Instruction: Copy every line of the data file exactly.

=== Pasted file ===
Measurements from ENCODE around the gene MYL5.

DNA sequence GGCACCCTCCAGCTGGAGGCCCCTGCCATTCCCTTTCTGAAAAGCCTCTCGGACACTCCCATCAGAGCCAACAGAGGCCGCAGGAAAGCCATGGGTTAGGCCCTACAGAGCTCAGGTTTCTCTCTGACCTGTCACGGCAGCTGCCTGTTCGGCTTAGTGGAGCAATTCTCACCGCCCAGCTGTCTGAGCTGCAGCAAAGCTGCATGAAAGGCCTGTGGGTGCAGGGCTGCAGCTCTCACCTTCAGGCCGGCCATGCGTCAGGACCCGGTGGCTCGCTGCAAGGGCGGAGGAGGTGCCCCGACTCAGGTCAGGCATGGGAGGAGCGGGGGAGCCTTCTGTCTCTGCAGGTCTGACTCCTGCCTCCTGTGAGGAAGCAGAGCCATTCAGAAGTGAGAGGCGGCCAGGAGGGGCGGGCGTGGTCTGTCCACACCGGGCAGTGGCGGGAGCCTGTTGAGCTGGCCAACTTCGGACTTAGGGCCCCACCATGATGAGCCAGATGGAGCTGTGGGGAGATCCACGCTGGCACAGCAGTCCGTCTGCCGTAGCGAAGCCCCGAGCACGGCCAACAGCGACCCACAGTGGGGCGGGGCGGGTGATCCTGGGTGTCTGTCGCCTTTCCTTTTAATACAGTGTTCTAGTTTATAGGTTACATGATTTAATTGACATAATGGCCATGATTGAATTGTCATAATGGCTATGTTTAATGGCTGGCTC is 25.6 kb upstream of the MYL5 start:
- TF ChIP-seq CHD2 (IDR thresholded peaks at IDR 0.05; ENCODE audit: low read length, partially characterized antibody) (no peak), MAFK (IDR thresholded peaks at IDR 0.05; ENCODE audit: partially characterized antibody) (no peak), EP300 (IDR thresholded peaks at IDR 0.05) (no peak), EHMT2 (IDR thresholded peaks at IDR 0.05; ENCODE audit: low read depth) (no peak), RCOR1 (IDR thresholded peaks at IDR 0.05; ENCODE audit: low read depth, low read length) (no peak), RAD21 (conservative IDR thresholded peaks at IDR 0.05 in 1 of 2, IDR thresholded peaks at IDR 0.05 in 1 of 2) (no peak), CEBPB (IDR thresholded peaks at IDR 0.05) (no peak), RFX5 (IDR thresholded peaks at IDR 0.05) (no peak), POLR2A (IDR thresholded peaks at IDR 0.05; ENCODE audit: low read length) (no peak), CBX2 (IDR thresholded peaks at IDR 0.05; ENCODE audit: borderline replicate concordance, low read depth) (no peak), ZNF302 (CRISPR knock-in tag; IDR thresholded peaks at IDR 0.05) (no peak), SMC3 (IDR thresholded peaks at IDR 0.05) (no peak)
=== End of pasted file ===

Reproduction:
Measurements from ENCODE around the gene MYL5.

DNA sequence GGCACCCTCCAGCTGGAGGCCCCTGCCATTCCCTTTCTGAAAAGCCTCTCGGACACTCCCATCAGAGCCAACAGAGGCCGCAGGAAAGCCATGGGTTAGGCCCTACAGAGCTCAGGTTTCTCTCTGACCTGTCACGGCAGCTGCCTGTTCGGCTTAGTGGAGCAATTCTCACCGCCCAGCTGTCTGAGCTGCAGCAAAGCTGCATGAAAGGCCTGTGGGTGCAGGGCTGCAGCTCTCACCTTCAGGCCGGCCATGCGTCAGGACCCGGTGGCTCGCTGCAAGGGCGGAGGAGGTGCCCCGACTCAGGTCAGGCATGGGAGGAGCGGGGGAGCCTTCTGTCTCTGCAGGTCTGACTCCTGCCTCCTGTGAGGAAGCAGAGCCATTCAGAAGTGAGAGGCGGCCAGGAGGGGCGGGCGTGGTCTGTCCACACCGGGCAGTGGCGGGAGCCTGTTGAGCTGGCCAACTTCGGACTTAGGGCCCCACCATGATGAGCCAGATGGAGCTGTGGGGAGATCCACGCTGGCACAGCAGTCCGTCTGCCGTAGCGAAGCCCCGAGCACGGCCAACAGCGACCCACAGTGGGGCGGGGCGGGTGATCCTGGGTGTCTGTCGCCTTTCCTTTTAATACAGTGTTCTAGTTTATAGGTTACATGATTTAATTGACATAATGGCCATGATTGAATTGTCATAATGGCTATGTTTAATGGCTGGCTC is 25.6 kb upstream of the MYL5 start:
- TF ChIP-seq CHD2 (IDR thresholded peaks at IDR 0.05; ENCODE audit: low read length, partially characterized antibody) (no peak), MAFK (IDR thresholded peaks at IDR 0.05; ENCODE audit: partially characterized antibody) (no peak), EP300 (IDR thresholded peaks at IDR 0.05) (no peak), EHMT2 (IDR thresholded peaks at IDR 0.05; ENCODE audit: low read depth) (no peak), RCOR1 (IDR thresholded peaks at IDR 0.05; ENCODE audit: low read depth, low read length) (no peak), RAD21 (conservative IDR thresholded peaks at IDR 0.05 in 1 of 2, IDR thresholded peaks at IDR 0.05 in 1 of 2) (no peak), CEBPB (IDR thresholded peaks at IDR 0.05) (no peak), RFX5 (IDR thresholded peaks at IDR 0.05) (no peak), POLR2A (IDR thresholded peaks at IDR 0.05; ENCODE audit: low read length) (no peak), CBX2 (IDR thresholded peaks at IDR 0.05; ENCODE audit: borderline replicate concordance, low read depth) (no peak), ZNF302 (CRISPR knock-in tag; IDR thresholded peaks at IDR 0.05) (no peak), SMC3 (IDR thresholded peaks at IDR 0.05) (no peak)